Limits...
Telephone CPR Instructions in Emergency Dispatch Systems: Qualitative Survey of 911 Call Centers.

Sutter J, Panczyk M, Spaite DW, Ferrer JM, Roosa J, Dameff C, Langlais B, Murphy RA, Bobrow BJ - West J Emerg Med (2015)

Bottom Line: To begin to measure and improve this critical intervention, this study describes a nationwide survey of public safety answering points (PSAPs) focusing on the current practices and resources available to provide T-CPR to callers with the overall goal of improving survival from OHCA.Of the 1,924 respondents, 975 (51%) reported that they provide pre-arrival instructions for OHCA: 67 (3%) provide compression-only CPR instructions, 699 (36%) reported traditional CPR instructions (chest compressions with rescue breathing), 166 (9%) reported some other instructions incorporating ventilations and compressions, and 92 (5%) did not specify the type of instructions provided.These data showing that nearly half of the nation's PSAPs do not provide T-CPR for OHCA, and very few PSAPs provide compression-only instructions, suggest that there is significant potential to improve the implementation of this critical link in the chain of survival for OHCA.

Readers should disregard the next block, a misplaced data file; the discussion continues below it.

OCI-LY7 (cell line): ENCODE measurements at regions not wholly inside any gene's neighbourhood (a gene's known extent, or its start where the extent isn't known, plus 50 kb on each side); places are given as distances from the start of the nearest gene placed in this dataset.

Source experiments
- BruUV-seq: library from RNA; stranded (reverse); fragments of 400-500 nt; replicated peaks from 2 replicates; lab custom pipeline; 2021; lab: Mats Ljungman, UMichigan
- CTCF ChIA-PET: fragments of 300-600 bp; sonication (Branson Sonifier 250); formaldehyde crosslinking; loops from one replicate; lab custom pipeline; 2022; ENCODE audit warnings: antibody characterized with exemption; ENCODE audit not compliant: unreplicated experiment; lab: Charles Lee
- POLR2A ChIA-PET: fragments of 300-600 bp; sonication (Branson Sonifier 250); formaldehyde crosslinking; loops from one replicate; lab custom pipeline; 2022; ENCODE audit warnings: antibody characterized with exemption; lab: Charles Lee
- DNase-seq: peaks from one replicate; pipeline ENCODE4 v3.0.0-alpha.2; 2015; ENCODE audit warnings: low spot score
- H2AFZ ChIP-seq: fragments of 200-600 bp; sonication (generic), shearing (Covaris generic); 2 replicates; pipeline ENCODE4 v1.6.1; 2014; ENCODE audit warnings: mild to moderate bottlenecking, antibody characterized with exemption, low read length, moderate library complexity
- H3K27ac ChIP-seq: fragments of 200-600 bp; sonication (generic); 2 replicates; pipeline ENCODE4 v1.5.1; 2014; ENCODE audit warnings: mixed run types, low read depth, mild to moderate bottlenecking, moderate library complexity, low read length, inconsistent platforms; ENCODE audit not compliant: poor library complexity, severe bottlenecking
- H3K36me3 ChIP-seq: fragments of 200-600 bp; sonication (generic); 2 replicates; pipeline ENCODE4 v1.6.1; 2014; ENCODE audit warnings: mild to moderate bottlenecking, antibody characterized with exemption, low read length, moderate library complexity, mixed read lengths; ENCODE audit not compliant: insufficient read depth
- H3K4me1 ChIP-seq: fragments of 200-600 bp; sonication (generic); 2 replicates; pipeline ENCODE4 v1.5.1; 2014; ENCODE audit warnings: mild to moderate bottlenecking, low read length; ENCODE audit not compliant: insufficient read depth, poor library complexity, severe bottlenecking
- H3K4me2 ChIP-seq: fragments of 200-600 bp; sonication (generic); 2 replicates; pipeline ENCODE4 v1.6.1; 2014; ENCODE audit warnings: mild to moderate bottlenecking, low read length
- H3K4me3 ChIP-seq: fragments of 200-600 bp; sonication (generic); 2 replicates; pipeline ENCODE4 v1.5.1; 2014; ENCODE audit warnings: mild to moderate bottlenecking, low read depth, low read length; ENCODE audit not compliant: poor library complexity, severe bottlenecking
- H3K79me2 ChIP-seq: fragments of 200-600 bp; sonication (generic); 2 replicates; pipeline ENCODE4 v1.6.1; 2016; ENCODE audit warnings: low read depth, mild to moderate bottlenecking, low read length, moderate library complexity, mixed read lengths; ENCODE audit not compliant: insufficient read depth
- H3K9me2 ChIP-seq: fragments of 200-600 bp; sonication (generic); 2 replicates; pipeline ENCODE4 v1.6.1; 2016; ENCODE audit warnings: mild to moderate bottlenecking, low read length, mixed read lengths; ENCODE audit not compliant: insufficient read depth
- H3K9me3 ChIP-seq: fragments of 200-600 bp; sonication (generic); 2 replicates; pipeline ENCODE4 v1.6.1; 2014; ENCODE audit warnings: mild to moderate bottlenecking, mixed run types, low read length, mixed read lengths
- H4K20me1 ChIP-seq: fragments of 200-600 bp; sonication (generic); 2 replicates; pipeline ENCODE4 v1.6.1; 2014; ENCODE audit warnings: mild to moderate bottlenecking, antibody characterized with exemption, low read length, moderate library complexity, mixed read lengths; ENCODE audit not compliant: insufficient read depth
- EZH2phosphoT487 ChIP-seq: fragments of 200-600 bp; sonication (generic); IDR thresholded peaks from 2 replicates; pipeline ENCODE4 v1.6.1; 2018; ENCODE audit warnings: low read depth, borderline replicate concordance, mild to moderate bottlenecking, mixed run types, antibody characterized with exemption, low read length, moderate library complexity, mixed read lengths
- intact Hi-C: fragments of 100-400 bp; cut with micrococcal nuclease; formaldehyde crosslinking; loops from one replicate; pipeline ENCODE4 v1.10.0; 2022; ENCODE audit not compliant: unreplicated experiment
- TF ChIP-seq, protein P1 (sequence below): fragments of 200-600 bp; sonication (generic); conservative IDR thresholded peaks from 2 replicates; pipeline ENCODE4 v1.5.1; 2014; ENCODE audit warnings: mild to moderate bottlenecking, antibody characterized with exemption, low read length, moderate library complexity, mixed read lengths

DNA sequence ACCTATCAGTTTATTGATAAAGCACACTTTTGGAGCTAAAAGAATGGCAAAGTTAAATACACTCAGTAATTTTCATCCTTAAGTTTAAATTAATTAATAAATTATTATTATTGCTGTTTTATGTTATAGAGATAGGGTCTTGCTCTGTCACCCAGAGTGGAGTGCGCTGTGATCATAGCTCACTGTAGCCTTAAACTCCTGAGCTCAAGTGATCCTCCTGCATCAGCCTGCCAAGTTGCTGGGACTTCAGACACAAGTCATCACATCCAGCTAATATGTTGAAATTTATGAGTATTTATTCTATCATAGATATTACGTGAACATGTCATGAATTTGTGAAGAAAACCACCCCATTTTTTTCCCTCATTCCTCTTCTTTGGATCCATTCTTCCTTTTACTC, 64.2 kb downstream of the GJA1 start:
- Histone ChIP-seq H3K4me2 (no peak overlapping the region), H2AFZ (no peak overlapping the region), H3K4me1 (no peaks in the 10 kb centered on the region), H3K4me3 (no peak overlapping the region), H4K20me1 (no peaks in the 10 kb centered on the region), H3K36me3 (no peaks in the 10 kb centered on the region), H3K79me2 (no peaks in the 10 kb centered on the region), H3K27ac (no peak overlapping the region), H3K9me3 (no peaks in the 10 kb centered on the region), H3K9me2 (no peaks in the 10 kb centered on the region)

View Article: PubMed Central - PubMed

Affiliation: Arizona Department of Health Services, Bureau of EMS and Trauma System, Phoenix, Arizona ; University of Arizona College of Medicine - Phoenix, Phoenix, Arizona.

ABSTRACT